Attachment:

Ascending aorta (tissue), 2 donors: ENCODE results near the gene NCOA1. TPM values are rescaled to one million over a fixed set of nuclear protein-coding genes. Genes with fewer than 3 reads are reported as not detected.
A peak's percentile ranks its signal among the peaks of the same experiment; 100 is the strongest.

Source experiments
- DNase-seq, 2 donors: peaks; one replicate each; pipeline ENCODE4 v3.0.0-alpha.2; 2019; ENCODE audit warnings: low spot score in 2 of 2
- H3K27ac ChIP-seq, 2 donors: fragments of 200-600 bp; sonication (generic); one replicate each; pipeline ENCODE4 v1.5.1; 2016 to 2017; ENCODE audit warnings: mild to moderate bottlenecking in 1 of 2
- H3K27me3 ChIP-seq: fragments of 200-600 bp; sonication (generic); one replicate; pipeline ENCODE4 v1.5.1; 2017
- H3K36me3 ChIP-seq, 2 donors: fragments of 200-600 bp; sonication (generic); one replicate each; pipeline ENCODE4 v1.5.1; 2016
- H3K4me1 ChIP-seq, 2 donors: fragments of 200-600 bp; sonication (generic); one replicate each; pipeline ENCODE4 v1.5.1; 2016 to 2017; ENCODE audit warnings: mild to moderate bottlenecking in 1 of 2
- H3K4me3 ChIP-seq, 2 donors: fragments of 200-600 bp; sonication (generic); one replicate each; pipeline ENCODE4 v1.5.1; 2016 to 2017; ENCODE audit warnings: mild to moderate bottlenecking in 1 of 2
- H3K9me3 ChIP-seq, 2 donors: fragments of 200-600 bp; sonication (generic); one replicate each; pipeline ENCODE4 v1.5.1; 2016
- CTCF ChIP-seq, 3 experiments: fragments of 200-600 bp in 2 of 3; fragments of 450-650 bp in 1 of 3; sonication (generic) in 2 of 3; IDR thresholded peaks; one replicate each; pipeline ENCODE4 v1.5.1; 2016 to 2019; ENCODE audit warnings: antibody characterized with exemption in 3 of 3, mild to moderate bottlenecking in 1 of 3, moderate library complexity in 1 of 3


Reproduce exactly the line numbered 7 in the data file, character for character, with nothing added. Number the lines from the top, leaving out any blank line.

- H3K36me3 ChIP-seq, 2 donors: fragments of 200-600 bp; sonication (generic); one replicate each; pipeline ENCODE4 v1.5.1; 2016